Brain expert’s diet tips to reduce cognitive decline
What is Alzheimer's disease?
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A leading neurologist has claimed in his new book that “ageing is not inevitable” as he outlines steps you can take to offset disease as you age. Doctor Robert Friedland, a neurologist at the University of Louisville School of Medicine in Kentucky told Express.co.uk that a small diet change may be enough to prevent the growth of dangerous gut bacteria that his research has linked to the onset of Alzheimer’s disease.
Excessive inflammation in the brain, brought on by specific gut bacteria, is one of the many causes of Alzheimer’s disease. Friedland explained that a high-fibre diet can replace these bacteria with anti-inflammatory ones.
He said: “Everyone has bacteria in the gut. It is not possible to live without them. It is not so much a question of how many bacteria are present but rather which bacteria are present. The nature of the bacterial community which is present is related very much to diet.”
“A high fibre diet based largely of plants leads to a bacterial community in the gut which helps to reduce excessive inflammation in the body, including the brain.
“A high saturated fat diet, low in fibre, leads to a bacterial population in the gut which enhances inflammation.”
Back in 2015, he discovered that gut bacteria carrying a protein called amyloid on their surface could “misfold” proteins in the brain, causing Alzheimer’s disease.
He and other scientists found that the new shape of the brain proteins – known as plaques – marked them to be attacked by the body’s immune system as part of the inflammation process.
Friedland explained that the buildup of plaques and the “excessive inflammation” is “involved in damaging nerve cells called neurons to lead to cognitive deficits”.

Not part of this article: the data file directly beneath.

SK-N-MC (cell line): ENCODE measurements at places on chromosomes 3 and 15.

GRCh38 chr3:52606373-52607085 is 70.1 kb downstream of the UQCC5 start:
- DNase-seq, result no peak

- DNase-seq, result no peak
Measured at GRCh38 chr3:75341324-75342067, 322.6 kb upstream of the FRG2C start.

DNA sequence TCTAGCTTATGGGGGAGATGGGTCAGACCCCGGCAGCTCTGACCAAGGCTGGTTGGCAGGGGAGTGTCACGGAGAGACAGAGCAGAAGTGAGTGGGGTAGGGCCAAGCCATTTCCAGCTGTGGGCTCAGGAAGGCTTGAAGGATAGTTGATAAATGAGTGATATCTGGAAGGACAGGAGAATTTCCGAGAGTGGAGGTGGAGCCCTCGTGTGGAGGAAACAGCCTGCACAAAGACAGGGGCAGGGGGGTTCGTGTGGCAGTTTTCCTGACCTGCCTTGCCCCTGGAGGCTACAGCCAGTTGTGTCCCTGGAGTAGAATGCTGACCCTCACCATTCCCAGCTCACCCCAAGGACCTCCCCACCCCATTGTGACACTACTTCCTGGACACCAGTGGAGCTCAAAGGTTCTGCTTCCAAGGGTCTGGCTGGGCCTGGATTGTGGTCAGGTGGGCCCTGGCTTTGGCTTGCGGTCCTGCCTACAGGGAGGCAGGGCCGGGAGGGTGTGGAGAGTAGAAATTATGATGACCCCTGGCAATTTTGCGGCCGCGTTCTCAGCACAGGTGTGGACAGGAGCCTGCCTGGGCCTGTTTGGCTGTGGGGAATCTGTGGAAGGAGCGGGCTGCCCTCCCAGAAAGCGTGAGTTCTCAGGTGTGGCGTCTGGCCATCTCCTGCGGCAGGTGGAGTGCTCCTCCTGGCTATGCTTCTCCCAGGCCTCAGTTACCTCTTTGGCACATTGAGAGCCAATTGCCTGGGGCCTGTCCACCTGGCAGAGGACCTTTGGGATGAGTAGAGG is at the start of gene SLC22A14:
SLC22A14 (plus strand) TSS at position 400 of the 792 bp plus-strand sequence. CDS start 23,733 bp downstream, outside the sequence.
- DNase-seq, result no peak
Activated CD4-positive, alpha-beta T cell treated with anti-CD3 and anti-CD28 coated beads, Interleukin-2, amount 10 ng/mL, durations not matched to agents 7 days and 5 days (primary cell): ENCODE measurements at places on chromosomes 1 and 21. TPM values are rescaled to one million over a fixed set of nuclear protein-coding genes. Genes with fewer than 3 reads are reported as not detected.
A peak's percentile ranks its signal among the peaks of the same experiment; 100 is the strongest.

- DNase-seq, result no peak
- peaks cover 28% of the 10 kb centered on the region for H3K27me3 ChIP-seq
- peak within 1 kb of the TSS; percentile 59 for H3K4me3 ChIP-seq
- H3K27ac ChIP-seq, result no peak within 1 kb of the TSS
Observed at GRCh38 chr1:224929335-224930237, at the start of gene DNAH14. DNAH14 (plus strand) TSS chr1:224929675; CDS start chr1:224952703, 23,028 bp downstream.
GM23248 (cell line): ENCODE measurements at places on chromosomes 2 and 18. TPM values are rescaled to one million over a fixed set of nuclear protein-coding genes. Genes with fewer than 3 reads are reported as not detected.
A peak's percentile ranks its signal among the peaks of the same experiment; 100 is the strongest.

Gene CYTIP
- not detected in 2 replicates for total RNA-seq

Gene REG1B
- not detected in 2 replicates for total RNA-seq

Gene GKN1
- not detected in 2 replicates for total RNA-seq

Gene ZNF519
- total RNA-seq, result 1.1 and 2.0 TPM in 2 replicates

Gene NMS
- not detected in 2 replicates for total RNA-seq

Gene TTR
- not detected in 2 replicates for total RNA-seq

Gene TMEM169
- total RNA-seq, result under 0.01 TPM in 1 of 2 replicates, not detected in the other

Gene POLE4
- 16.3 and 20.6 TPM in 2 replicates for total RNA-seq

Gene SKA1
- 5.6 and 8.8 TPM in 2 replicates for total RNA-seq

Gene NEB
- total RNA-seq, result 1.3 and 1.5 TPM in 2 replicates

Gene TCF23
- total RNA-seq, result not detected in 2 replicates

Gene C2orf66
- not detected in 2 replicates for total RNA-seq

Before Friedland’s work, researchers knew about the destructive role of amyloid proteins. But he was the first to learn that gut bacteria were the source of the problem.
Other factors that can bring about disease and how to prevent them
In his new book, Unaging: The Four Factors That Impact How You Age, Friedland explores factors other than gut bacteria that can cut short your life.
Based on his years of working with clients, he explains that there are four “reserve factors” that need to be protected to ensure longevity.
As well as protecting yourself physically, which is one of the factors, in his book he recommends protecting your “cognitive, psychological and social” life.
He said: “Psychological reserve is the ability to maintain healthy mental function and avoid agitation, anxiety, depression, and other unhealthy mental states with ageing.
“People who are emotionally more stable and have more resilience and conscientiousness have more resistance to cognitive impairment.”
He added: “Social reserve describes interpersonal networks and support systems and the ability to be connected to others and society. The risk of Alzheimer’s doubles in persons with loneliness.
And he explains that education and the intensity of cognitive tasks are also essential to living mentally healthily in old age. He groups these factors together as “cognitive reserve”.
Other risk factors of Alzheimer’s disease
Having diseases that affect your heart or blood vessels also puts you at a higher risk of developing Alzheimer’s disease and vascular dementia.
Quitting smoking, reducing how much you drink, and exercising for at least 150 minutes per week can reduce your risk of having cardiovascular disease, according to the NHS.
The NHS also recommends:
eating a healthy, balanced diet, including at least 5 portions of fruit and vegetables every day
if you have diabetes, make sure you keep to the diet and take your medicine.
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